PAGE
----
Much like Manchester United in England, A.C. Milan have been having a tough time this season in Serie A, with below par performances and baffling tactics leading to the sacking of Massimiliano Allegri after four years in charge of the Italian giants. His replacement, former Milan hero Clarence Seedorf has since seen a dramatic change in form and there’s a new sense of cautious optimism around the San Siro.
The Beginning of the Decline
It has been clear for some time that Milan is in some sort of strange decline. In recent seasons Milan have been selling their best players, which is not the sort of thing you expect from a club that has won numerous Scudetto’s and is one of the most successful clubs in European competitions. The departures of Andrea Pirlo, Zlatan Ibrahimovic, Kevin Prince Boateng, Pierre Emerick Aubameyang, Thiago Silva and Kaka in recent seasons was largely unimpressive to not only Milan’s fans, but football fans around the world who were disappointed to see Milan lose their most exciting players. In particular the exits of Thiago Silva and Zlatan Ibrahimovic to PSG in the summer of 2012 typified this disenchanting transfer period as they left somewhat on the cheap with Milan looking to mount a title race after finishing four points behind Juventus in the 2011/12 season.
However, looking at the financial side of Milan, it becomes clearer as to why Milan have struggled in the the transfer windows. Since 2006 the club have been in debt at the end of every financial year, making it very difficult for the club to spend big and afford to keep players of Ibrahimovic’s stature and corresponding salary, thus when the offers have come in, Milan have had to let these key players leave.
Early Season Woes
Let’s start with how Milan came about the managerial change. The 2012/13 season ended with Milan finishing 3rd in Serie A, 15 points behind the runaway train that was, and still is Juventus. The summer was quiet for the Rossoneri, having already made a £16.4 (reportedly) move for Mario Balotelli in the the January of 2013. Valter Birsa, Andrea Poli, Alessandro Matri and Matías Silvestre (loan) were all bought in the summer of 2013, but the return of Kaka was what Milan fans most appreciated. However, it’s likely that the return of the prodigal son from Real Madrid masked what was a very poor window for Milan. Whilst rivals like Juventus (1st in 2012/13) bought the likes of Carlos Tevez, Fernando Llorente and Angelo Ogbonna, and Napoli (2nd in 2012/13) brought in Dries Mertens, Jose Callejon, Gonzalo Higuain, Raul Albiol and Pepe Reina as well as a new manager in Rafael Benitez, Milan were left with a fairly similar squad as the previous season.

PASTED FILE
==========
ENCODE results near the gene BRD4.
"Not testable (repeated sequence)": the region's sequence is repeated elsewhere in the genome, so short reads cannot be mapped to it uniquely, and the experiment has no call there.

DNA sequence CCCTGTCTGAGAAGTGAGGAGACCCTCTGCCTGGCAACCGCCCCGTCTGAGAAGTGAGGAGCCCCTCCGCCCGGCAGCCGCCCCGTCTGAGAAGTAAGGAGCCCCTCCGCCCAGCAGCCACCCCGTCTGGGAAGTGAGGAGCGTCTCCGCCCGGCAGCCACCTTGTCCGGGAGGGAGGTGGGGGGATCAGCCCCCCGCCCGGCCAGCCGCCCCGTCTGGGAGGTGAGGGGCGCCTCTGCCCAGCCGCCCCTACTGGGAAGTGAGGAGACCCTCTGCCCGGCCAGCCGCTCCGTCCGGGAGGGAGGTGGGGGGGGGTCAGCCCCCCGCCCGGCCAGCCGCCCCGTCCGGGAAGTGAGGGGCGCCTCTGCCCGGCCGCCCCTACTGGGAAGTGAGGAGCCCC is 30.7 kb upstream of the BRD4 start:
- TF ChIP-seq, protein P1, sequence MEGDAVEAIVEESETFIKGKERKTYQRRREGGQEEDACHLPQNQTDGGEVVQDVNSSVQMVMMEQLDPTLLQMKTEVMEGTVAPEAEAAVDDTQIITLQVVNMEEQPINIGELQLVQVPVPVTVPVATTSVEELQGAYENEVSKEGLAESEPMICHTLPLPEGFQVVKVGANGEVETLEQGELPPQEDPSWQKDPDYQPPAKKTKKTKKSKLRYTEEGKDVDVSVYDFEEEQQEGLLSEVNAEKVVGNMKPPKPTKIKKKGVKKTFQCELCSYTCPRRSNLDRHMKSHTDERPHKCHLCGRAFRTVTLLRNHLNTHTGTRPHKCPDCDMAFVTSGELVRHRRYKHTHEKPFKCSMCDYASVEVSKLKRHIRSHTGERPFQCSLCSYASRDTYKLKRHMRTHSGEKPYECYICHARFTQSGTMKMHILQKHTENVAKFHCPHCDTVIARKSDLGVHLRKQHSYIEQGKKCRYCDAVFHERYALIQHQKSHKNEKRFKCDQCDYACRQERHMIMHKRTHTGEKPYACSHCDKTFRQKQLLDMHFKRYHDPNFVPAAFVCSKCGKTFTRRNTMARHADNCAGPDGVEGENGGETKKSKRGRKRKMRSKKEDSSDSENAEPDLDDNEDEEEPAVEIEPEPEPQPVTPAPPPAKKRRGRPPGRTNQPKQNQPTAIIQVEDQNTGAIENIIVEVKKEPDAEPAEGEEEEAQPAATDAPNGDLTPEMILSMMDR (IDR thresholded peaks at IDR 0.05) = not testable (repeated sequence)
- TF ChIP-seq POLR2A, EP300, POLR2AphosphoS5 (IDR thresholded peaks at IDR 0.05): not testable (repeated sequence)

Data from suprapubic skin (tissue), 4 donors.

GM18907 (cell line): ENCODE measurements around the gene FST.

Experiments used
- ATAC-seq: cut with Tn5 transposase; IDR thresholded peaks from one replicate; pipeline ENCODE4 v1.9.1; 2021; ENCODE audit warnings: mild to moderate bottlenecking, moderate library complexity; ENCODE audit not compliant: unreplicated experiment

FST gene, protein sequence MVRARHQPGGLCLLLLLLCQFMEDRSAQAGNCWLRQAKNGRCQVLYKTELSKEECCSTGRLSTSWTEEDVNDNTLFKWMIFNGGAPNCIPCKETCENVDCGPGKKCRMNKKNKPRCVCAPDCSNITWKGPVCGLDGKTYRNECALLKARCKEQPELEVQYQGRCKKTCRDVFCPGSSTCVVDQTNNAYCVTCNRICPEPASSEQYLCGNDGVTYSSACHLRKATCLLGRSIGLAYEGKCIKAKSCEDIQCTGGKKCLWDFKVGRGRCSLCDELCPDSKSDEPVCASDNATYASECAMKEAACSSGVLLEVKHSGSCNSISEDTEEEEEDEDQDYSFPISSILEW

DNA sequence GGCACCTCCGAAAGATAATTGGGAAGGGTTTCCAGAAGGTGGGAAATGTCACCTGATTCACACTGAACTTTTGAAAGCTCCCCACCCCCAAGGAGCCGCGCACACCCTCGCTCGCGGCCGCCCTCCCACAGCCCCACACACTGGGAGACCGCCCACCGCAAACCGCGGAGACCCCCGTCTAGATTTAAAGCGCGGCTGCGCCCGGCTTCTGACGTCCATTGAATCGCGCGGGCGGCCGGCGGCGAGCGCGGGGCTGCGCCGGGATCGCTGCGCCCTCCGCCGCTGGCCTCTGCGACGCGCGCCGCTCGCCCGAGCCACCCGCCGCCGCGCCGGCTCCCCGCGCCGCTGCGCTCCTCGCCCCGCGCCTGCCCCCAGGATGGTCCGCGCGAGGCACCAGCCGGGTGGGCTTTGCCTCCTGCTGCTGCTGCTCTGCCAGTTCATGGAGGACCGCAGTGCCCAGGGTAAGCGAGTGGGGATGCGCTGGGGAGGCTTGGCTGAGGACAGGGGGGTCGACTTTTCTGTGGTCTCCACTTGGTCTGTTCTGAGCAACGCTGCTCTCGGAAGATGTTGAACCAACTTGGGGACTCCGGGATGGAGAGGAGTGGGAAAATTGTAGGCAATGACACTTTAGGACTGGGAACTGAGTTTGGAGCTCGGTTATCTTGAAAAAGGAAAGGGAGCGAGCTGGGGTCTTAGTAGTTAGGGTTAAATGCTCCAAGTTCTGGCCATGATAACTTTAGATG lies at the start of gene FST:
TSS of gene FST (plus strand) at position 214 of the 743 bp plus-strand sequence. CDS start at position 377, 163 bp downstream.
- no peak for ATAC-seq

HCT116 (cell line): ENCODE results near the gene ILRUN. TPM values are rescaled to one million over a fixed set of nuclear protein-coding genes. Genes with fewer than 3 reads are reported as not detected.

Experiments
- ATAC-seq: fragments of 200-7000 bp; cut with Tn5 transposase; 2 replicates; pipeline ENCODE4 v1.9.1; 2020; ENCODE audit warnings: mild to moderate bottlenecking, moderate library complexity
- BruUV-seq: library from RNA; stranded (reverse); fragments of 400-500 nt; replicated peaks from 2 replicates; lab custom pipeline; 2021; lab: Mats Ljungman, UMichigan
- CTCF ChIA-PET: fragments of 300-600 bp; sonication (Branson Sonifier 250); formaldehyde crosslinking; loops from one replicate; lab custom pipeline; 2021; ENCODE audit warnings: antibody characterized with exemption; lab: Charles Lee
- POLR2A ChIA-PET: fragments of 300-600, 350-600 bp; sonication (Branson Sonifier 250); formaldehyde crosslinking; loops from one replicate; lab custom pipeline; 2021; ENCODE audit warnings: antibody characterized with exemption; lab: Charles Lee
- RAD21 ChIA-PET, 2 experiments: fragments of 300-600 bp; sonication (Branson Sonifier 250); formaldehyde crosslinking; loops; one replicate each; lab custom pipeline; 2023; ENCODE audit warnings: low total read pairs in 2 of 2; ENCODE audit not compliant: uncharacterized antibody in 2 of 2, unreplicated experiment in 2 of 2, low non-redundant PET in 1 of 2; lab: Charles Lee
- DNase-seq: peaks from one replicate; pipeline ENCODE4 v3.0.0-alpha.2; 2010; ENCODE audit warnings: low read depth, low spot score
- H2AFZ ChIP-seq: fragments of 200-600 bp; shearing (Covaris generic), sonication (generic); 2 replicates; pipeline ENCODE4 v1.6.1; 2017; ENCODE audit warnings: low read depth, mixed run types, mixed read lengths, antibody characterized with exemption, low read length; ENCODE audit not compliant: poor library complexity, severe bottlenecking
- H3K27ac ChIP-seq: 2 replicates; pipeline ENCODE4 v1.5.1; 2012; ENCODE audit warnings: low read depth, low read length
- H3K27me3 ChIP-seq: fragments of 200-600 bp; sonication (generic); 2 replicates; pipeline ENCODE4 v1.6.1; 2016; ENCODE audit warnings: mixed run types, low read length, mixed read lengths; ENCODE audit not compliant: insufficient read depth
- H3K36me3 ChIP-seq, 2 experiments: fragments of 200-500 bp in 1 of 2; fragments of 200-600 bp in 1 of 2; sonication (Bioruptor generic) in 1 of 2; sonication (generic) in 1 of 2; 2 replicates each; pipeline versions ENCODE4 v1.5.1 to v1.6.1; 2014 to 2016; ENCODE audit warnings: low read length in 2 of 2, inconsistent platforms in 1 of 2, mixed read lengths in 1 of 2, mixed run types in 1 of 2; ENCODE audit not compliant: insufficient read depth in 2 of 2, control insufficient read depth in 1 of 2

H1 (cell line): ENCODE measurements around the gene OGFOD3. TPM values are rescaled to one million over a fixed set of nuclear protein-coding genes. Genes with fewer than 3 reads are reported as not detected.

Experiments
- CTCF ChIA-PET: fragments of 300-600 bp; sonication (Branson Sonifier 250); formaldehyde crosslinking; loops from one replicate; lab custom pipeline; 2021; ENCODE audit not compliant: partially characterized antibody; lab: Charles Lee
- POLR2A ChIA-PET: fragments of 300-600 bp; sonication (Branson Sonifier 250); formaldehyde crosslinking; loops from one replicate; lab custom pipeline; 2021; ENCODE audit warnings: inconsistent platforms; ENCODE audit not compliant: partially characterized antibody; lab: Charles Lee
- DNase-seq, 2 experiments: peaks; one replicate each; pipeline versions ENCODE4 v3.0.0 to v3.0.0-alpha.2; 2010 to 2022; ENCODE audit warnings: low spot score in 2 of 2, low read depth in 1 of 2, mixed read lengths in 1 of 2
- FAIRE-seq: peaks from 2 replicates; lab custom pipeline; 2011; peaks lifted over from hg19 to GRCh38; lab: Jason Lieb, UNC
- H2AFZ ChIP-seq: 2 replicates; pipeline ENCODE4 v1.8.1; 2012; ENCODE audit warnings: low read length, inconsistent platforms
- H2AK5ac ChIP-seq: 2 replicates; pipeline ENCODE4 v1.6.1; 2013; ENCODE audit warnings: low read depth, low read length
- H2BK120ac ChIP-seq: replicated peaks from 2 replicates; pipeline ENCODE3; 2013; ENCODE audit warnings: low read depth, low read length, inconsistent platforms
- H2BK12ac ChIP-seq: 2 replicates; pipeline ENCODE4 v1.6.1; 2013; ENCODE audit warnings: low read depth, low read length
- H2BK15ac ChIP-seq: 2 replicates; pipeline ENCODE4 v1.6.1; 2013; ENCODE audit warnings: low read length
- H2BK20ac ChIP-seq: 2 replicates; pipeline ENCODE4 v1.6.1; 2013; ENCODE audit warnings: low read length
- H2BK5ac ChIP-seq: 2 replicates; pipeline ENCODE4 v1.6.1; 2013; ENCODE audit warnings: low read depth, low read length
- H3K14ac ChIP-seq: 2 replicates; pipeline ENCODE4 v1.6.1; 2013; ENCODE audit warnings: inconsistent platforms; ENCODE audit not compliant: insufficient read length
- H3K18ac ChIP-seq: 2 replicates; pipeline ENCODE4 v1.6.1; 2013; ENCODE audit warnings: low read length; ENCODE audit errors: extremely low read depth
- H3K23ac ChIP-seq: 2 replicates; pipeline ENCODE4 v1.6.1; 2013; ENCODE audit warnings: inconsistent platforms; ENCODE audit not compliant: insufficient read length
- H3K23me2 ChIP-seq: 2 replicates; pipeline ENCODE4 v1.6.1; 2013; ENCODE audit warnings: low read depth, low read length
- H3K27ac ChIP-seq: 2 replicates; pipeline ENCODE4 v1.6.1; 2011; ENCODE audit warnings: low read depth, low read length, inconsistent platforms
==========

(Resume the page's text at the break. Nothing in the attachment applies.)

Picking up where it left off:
This was no disaster, but as the season wore on it became clear that Milan were not going to be competing for the Scudetto. It was evident that this Milan side were lacking in confidence, and to a certain extent ability. The toll of losing key players in previous seasons and replacing them with fairly mediocre players who realistically are not up to the high standard that the Milan fans expect seemed to suddenly catch up with the team and a string of abhorrent performances defensively and injuries saw Milan placed 13th and four points off relegation after thirteen games.
Coming into the January transfer window Milan sat in 13th still, 5 points off the the relegation places and 27 off of table-toppers Juventus. Possibly the only bright spot was their Champions League campaign, which saw them qualify ahead of Ajax with Barcelona, and the prospect of Atletico Madrid in the next round. Still, it was clear that something needed to change, and Allegri was this thing. To his credit, Allegri started Milan’s revival; it was he who brought in Keisuke Honda and Adil Rami whose arrivals have no doubt boosted the team’s confidence and inspired some of their current form, but these deals were not enough to satisfy owner and club president Silvio Berlusconi, and Allegri departed with Milan in 11th win just five wins from nineteen games.